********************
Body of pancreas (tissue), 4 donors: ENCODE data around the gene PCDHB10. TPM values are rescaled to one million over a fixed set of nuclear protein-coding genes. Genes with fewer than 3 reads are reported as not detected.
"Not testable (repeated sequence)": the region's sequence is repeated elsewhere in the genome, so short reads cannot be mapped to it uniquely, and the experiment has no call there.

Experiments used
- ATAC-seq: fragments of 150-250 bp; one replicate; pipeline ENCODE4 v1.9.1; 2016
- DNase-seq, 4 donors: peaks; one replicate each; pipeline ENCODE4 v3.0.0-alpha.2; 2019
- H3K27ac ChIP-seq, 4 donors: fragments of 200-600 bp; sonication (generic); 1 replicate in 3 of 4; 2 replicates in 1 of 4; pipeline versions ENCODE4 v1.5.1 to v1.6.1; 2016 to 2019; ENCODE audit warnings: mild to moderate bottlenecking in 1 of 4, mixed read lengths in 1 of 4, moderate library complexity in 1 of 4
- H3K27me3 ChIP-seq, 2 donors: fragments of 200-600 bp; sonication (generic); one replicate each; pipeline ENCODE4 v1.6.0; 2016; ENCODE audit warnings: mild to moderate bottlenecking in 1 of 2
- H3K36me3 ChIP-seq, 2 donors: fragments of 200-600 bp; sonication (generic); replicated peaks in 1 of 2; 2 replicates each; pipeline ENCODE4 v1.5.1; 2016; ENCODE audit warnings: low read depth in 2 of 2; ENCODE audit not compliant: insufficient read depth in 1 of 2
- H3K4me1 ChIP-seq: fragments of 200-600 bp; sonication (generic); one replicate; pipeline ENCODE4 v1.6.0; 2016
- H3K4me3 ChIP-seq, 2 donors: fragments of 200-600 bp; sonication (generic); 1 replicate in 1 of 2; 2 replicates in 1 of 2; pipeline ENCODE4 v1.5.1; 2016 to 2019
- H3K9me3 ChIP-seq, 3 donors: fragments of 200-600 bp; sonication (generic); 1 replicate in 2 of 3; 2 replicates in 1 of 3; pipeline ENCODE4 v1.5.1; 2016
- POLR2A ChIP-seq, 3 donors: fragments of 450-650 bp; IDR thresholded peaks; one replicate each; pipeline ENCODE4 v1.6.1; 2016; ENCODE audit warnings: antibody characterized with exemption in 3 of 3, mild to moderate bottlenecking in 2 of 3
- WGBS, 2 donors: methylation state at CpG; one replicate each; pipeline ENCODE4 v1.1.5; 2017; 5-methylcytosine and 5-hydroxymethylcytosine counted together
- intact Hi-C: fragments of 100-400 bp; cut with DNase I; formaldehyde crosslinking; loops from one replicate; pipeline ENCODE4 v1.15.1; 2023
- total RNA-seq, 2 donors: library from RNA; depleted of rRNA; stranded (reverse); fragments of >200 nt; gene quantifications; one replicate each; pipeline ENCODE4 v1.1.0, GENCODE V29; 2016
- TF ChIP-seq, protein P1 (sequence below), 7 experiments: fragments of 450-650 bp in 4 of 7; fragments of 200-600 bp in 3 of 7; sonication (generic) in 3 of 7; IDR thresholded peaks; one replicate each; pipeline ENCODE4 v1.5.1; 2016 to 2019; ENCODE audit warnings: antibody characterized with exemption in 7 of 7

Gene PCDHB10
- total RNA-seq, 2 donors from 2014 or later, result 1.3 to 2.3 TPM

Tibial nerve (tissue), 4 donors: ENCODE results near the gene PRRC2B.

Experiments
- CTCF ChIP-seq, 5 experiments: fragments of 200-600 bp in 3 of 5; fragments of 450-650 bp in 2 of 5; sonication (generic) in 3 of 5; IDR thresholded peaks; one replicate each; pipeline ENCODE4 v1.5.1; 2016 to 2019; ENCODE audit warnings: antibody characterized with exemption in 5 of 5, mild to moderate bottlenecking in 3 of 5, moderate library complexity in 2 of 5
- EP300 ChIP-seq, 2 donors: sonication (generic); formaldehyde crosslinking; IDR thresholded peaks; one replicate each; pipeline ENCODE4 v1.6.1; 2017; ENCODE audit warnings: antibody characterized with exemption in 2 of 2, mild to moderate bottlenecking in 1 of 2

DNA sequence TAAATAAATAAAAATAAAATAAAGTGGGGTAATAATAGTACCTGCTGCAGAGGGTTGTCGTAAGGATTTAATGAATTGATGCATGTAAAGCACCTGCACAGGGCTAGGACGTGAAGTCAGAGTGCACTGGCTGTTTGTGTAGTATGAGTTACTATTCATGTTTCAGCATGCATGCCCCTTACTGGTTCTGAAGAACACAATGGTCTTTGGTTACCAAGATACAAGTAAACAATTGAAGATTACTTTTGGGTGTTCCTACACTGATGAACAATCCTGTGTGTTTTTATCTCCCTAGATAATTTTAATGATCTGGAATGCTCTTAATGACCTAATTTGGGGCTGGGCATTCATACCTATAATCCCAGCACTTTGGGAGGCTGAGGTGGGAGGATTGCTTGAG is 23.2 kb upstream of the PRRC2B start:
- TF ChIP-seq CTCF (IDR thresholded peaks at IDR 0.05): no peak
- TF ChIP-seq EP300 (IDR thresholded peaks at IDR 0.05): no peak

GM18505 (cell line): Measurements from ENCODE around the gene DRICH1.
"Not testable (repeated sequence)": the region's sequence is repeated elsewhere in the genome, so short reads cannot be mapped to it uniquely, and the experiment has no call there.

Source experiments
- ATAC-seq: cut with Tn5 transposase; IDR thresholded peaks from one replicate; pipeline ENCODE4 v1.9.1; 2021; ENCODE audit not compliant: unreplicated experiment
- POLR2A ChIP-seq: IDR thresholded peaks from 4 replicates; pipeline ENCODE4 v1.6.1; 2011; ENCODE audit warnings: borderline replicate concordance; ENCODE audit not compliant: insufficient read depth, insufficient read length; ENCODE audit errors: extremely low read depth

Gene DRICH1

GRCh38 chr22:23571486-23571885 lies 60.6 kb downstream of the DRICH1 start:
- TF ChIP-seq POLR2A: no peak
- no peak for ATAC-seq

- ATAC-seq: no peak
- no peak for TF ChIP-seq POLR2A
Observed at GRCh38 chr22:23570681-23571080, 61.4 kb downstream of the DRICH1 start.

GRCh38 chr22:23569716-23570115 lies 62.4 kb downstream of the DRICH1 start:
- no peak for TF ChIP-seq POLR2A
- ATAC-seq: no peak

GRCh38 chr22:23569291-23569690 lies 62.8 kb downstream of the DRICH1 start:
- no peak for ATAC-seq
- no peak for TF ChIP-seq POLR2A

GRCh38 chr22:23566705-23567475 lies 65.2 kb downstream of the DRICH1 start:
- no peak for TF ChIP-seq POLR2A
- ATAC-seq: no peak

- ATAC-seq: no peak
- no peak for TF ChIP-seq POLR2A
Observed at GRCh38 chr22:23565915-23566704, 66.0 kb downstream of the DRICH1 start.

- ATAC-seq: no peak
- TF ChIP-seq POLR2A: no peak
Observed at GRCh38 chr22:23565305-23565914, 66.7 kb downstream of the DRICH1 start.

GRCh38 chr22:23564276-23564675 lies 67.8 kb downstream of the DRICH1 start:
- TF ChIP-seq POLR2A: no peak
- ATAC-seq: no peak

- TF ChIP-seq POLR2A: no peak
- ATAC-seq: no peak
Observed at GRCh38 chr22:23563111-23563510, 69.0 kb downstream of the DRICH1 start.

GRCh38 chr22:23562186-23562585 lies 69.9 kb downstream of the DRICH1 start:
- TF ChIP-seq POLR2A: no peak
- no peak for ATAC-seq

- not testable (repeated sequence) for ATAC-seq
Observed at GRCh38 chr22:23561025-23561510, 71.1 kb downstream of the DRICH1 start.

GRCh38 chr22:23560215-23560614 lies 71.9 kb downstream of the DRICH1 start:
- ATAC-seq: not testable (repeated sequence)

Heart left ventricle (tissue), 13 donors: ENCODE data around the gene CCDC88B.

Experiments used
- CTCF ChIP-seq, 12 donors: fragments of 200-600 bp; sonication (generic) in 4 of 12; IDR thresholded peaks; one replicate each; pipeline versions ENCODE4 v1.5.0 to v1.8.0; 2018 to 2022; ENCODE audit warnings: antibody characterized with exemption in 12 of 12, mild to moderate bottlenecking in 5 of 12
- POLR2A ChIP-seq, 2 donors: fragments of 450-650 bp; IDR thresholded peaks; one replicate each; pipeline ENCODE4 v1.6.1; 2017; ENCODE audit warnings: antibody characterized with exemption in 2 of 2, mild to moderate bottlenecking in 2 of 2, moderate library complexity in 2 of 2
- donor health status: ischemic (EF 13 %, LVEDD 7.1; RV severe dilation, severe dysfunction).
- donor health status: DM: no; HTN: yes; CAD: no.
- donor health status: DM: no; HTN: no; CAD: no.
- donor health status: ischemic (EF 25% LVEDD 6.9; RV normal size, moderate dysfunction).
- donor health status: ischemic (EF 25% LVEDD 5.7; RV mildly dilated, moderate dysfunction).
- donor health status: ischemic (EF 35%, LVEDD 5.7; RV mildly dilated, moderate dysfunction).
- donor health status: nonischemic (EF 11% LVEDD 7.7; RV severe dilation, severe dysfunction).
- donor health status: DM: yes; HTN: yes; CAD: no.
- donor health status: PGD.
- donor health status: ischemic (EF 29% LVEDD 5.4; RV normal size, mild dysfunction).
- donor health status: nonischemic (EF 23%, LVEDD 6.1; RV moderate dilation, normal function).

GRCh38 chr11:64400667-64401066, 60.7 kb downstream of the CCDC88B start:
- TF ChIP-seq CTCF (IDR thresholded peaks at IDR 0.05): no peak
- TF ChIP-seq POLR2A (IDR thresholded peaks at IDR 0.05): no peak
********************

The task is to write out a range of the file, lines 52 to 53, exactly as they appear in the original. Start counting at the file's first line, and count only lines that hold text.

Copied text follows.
Observed at GRCh38 chr22:23565305-23565914, 66.7 kb downstream of the DRICH1 start.

GRCh38 chr22:23564276-23564675 lies 67.8 kb downstream of the DRICH1 start: